As the National Association of Head Teachers (NAHT) waits to hear if members have voted to strike, the union’s leaders say there is still time for negotiations to end the pensions dispute.
Although official figures will not be available until 3pm tomorrow (November 9), when all ballot papers have been officially counted, the NAHT says the level of calls to its pension campaign hotline suggests that members have indeed called for strike action and that turnout will be strong.
If this does prove to be the case, it will be the first time in the union’s 114-year history that its members will have voted to strike. Members of the NAHT, who work in private as well as state-run establishments, regard the pension issue as a serious threat to the future recruitment and retention of talented staff and ultimately, therefore, to pupils’ education. It has been the sense of injustice and long term damage that has made the issue so inflammatory.
However, Russell Hobby, general secretary of the NAHT, said last week’s announcement by the government that it is prepared to look again at some aspects of the public sector pension arrangements, has been seen by the union as a positive move which signals the start of real negotiations.
Mr Hobby said: “It is late in the day, but not too late for both sides to make real headway in this dispute. School leaders are not naturally militant and only consider taking action when their legitimate concerns appear ignored. However, there are many gaps in the government's proposals, which leave around half our members still fully exposed to a large pay cut. Even those heads who may be less affected personally by changes to the pension scheme at this stage in their careers feel they have a duty to make a stand for the next generation of their profession.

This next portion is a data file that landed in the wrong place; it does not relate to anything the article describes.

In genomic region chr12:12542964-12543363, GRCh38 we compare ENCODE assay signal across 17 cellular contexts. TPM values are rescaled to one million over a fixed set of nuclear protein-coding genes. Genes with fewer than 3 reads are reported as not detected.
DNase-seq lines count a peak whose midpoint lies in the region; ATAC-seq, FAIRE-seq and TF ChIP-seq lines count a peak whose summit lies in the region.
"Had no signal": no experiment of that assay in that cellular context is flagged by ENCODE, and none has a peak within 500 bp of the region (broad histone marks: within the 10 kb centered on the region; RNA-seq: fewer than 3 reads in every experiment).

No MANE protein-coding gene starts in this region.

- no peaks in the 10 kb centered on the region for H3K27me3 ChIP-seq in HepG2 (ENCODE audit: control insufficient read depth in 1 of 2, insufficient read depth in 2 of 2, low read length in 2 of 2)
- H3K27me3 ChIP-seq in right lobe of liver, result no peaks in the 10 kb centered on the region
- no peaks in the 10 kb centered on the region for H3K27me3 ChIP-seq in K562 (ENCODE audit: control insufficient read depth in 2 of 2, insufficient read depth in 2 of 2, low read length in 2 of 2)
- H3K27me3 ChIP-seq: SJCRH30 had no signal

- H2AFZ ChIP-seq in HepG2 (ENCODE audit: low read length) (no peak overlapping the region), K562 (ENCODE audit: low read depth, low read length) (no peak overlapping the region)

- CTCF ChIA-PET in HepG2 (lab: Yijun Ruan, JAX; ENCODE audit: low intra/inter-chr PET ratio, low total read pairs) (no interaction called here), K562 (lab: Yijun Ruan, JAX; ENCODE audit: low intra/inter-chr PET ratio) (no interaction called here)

"We need to focus on the huge impact of a move away from final salary for school leaders (at a time of heavy retirements and unfilled vacancies); we need to think about what is a reasonable age for someone to remain in the classroom; and we need to address the impact of higher contributions on people starting out in their career.
“The teachers’ pension scheme is affordable and reasonable; a decent reward for a profession which raises standards every year and which works hard for less than their skills could earn in the private sector. Teachers have willingly done their bit to help the economy by accepting a pay freeze and, as tax payers, taking the same hits as everyone else. This has poured hundred of millions into front-line services. Yet the additional attack on their pensions is essentially nothing more than an attempt to pay for the mistakes of others.
“In the same week that the city described the £4.2 billion bonuses to be paid this year to finance industry workers as representing a drastic cut, the government’s attempts to compare public sector and private sector rewards ring hollow. We ask government to stop trying to fuel resentment by false comparisons between public and private workers.”
Page Published: 08/11/2011